German magazine Focus claims doctors have given up hope of reviving Formula One legend Michael Schumacher from an induced coma. He has been lying in a hospital bed in France since December last year, when his head smashed into a rock in a skiing accident. Read more

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This sportoholic is on thin ice with this one because he knows as much of Sochi Winter Olympics as his 5-month-old neighbour Kyra knows of IPL auctions, Yuvraj Singh and Rs 14 crore. Read more

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It’s all coming together for the talented 25-year-old Natraj Behera, eight years after your sportoholic first saw him.

Natraj who? Well, he is quickly turning the batting mainstay of Odisha in domestic cricket. Natraj why? Because he is pulling off one David act after another against the Goliaths of domestic cricket. Read more

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Our sporting heroes these days are apparently moving faster, soaring higher and becoming stronger. With round-the-clock coverage of events on TV, streaming and video sharing sites, displays of fan following are scaling greater heights too. Read more

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What ended just a week back in Chennai, if described merely as a chess championship, may prove to be accurate in letter, but not in spirit. Read more

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And it’s hard to hold a candle in the cold November pain. This isn’t another one on Sachin Tendulkar, not yet. Sportoholic wil give him his space. Someday, we will return to the great man because writing about him is cathartic and there is an untold one. Read more

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There won’t ever be a cricketer like Sachin Tendulkar — at least for many Indian fans like yours truly — even though the magnificent Virat Kohli is raising hopes, batting like no one before has in ODIs. Read more

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The moment has passed. That ship sailed a long time ago.

These are some of the most spirit crushing words. There is the finality of the grave in them. Whatever it is that you fancied yourself at, you will not to be able to make the cut and have to shift focus to staying alive, making a living doing something else.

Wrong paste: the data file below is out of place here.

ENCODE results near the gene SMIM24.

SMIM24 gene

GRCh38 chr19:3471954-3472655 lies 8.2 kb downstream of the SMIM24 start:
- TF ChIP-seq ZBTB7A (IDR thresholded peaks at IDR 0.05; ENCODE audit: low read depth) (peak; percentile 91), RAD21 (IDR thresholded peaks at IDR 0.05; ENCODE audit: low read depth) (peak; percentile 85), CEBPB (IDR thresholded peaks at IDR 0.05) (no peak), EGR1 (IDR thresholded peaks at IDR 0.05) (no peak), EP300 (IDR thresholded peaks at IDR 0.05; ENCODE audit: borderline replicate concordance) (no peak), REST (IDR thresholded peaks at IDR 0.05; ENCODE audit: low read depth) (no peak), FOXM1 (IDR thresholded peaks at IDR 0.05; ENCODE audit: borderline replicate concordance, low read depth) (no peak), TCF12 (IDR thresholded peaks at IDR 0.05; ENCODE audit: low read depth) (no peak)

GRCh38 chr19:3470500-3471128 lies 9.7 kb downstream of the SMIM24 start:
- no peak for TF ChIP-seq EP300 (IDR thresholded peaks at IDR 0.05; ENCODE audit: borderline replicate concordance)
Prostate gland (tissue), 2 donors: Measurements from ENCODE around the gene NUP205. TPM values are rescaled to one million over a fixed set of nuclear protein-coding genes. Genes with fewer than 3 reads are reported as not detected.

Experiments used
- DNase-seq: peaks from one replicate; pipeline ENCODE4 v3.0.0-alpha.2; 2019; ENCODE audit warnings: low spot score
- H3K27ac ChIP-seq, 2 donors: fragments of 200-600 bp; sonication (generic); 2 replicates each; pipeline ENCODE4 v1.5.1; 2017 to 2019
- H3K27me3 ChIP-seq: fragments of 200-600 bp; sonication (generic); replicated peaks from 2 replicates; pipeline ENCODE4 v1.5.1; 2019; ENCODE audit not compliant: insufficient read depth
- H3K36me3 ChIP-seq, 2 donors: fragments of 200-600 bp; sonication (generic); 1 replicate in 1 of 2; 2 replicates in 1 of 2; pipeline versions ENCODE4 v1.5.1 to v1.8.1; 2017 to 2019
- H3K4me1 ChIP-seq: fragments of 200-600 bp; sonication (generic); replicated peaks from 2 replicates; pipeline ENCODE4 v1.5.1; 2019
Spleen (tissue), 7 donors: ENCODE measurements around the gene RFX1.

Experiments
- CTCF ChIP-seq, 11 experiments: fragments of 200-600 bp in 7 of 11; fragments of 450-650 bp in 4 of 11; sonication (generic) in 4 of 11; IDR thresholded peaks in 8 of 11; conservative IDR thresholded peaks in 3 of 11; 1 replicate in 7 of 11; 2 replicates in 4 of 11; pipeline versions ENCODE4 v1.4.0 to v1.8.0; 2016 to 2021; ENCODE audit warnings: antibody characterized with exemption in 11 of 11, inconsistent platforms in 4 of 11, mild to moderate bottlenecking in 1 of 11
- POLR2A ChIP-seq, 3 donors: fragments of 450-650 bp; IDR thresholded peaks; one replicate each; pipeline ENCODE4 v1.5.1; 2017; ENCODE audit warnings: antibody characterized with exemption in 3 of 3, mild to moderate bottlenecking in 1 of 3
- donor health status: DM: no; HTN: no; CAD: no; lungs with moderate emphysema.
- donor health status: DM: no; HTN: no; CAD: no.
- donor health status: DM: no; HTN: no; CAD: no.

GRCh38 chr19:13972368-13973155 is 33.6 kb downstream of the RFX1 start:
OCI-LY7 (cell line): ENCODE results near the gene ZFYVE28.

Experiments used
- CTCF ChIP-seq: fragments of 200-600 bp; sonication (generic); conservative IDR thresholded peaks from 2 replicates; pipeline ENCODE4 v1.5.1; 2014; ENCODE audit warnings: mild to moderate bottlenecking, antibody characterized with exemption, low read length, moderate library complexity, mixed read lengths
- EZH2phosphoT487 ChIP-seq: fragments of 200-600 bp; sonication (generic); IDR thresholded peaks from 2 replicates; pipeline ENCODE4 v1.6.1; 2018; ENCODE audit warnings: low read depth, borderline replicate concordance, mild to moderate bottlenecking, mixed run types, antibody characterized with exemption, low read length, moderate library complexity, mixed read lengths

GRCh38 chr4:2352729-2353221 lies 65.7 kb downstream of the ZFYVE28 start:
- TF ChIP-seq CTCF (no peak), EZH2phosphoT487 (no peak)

You get the drift. Pravin Vijay Tambe does not. And, thank Rahul Dravid that he does not either. Read more

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A chosen few get to race for Ferrari in Formula One. And even fewer are given a second chance to ride in the red beast. ‘Iceman’ Kimi Raikkonen will become one of the very few such men as he returns to Ferrari in the 2014 season to partner Fernando Alonso. Read more

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This is very painful because I am an out-and-out Roger Federer fan. Pragmatism, however, is slowly choking the romanticism.

Blame Rafael Nadal and Novak Djokovic for the low spirits.

At 32, Federer’s shoulders are not old enough for Father Time to be tapping on.

How can the Swiss great who plays tennis with the grace of a ballerina, has footwork that resembles gliding and owns an out-of-this-world forehand be a mere mortal like the rest of us?

Federer was the top dog in his sport for long, but the brutal dogfight that Nadal and Djokovic had in the final of the US Open earlier this week makes it evident that all tennis professionals including the Swiss maestro have to pull their socks up.

Rather, work their socks off.

Federer is easy on the eye. His game is smooth lines, angles and aesthetics — a beautiful Swiss Hound on court, if you please.

Nadal and Djokovic could not care less for such niceties. Both are, of course, exceptional talents. Their ground and pound games, however, are the antithesis of Federer’s.

Nadal is a Spanish bull. Come in his path and be gored. He is the only one who tamed Federer at his peak and left him in tears (2009 Australian Open final).

Can never forget Federer’s choked runner-up voice admitting, “I’ve felt better. Maybe I’ll try later. God, it’s killing me.”

The muscled king of clay is an unforgiving Rottweiler, if you please.

Djokovic is a lean and mean Serbian fighting machine. His gluten-free diet is the stuff of legends. The discipline he brings to the table is monkish. A no-nonsense Doberman, if you please.

Nadal and Djokovic in modern day tennis parlance have mind-boggling wheels and eat up real estate.

Simply put, they are fast enough to retrieve shots that would be winners against lesser players and their court coverage is unparalleled.

Federer swept fans off their feet and rivals off court, but Nadal and Djokovic appeal to the brutal in us, bludgeoning rivals into submission.

A 54-shot rally between the Spaniard and the Serbian in the US Open final will stand testimony to the fact that neither will yield an inch.

Such hard as nails approach is difficult to envision in Federer. He is tough for sure, but not in your face like his two great rivals.

Once upon a time, not too many years ago, loved it used be said that three things are certain in life — death, taxes and Federer. The first two remain steadfast, it’s Federer who increasingly looks like slipping off that exalted bracket.

Nadal and Djokovic have done that to him. In a way, he has forced them to pick up their games and tennis, as a consequence, to newer heights of power hitting.

I am not giving up on the Swiss maestro, even though he appears a fallible human these days.

The head says he will not add to his record tally of 17 Grand Slams, but the heart disagrees.

Willing to be slammed by Federer fans.

Keep playing.

PS: Decided against writing on Sachin Tendulkar, as planned last week, because Federer’s apparent decline weighed heavy on the mind.

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